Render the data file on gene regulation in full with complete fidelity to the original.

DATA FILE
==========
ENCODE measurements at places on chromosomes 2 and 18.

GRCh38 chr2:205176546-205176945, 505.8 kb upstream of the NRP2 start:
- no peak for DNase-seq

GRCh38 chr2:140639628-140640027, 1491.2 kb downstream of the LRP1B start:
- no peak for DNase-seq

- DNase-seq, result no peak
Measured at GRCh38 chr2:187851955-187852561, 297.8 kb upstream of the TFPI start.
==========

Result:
ENCODE measurements at places on chromosomes 2 and 18.

GRCh38 chr2:205176546-205176945, 505.8 kb upstream of the NRP2 start:
- no peak for DNase-seq

GRCh38 chr2:140639628-140640027, 1491.2 kb downstream of the LRP1B start:
- no peak for DNase-seq

- DNase-seq, result no peak
Measured at GRCh38 chr2:187851955-187852561, 297.8 kb upstream of the TFPI start.